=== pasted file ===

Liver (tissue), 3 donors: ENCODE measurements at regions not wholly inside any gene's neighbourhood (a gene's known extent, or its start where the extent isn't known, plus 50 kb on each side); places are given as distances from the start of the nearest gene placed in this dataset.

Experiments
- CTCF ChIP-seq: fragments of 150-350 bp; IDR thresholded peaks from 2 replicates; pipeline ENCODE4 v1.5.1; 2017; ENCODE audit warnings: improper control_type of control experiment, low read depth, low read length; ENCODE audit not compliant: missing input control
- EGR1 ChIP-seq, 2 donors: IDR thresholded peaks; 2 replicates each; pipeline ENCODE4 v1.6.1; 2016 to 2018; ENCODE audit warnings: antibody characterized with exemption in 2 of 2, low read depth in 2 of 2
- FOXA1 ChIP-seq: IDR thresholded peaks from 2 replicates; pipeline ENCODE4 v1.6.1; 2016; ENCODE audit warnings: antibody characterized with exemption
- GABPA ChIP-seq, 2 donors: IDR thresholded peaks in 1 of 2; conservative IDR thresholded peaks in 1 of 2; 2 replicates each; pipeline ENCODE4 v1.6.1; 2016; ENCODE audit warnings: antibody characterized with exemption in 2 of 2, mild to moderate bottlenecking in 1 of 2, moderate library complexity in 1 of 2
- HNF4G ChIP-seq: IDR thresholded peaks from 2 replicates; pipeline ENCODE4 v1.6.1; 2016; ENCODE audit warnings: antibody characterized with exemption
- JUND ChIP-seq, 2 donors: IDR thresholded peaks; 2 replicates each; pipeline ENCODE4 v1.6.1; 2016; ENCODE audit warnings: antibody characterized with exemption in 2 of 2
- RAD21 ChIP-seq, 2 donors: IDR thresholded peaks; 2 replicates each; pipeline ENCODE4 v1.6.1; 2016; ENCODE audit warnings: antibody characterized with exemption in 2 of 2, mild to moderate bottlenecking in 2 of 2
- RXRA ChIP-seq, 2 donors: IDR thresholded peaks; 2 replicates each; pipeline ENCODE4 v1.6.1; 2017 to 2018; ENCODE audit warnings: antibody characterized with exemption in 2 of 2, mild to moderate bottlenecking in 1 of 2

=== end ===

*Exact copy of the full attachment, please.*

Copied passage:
Liver (tissue), 3 donors: ENCODE measurements at regions not wholly inside any gene's neighbourhood (a gene's known extent, or its start where the extent isn't known, plus 50 kb on each side); places are given as distances from the start of the nearest gene placed in this dataset.

Experiments
- CTCF ChIP-seq: fragments of 150-350 bp; IDR thresholded peaks from 2 replicates; pipeline ENCODE4 v1.5.1; 2017; ENCODE audit warnings: improper control_type of control experiment, low read depth, low read length; ENCODE audit not compliant: missing input control
- EGR1 ChIP-seq, 2 donors: IDR thresholded peaks; 2 replicates each; pipeline ENCODE4 v1.6.1; 2016 to 2018; ENCODE audit warnings: antibody characterized with exemption in 2 of 2, low read depth in 2 of 2
- FOXA1 ChIP-seq: IDR thresholded peaks from 2 replicates; pipeline ENCODE4 v1.6.1; 2016; ENCODE audit warnings: antibody characterized with exemption
- GABPA ChIP-seq, 2 donors: IDR thresholded peaks in 1 of 2; conservative IDR thresholded peaks in 1 of 2; 2 replicates each; pipeline ENCODE4 v1.6.1; 2016; ENCODE audit warnings: antibody characterized with exemption in 2 of 2, mild to moderate bottlenecking in 1 of 2, moderate library complexity in 1 of 2
- HNF4G ChIP-seq: IDR thresholded peaks from 2 replicates; pipeline ENCODE4 v1.6.1; 2016; ENCODE audit warnings: antibody characterized with exemption
- JUND ChIP-seq, 2 donors: IDR thresholded peaks; 2 replicates each; pipeline ENCODE4 v1.6.1; 2016; ENCODE audit warnings: antibody characterized with exemption in 2 of 2
- RAD21 ChIP-seq, 2 donors: IDR thresholded peaks; 2 replicates each; pipeline ENCODE4 v1.6.1; 2016; ENCODE audit warnings: antibody characterized with exemption in 2 of 2, mild to moderate bottlenecking in 2 of 2
- RXRA ChIP-seq, 2 donors: IDR thresholded peaks; 2 replicates each; pipeline ENCODE4 v1.6.1; 2017 to 2018; ENCODE audit warnings: antibody characterized with exemption in 2 of 2, mild to moderate bottlenecking in 1 of 2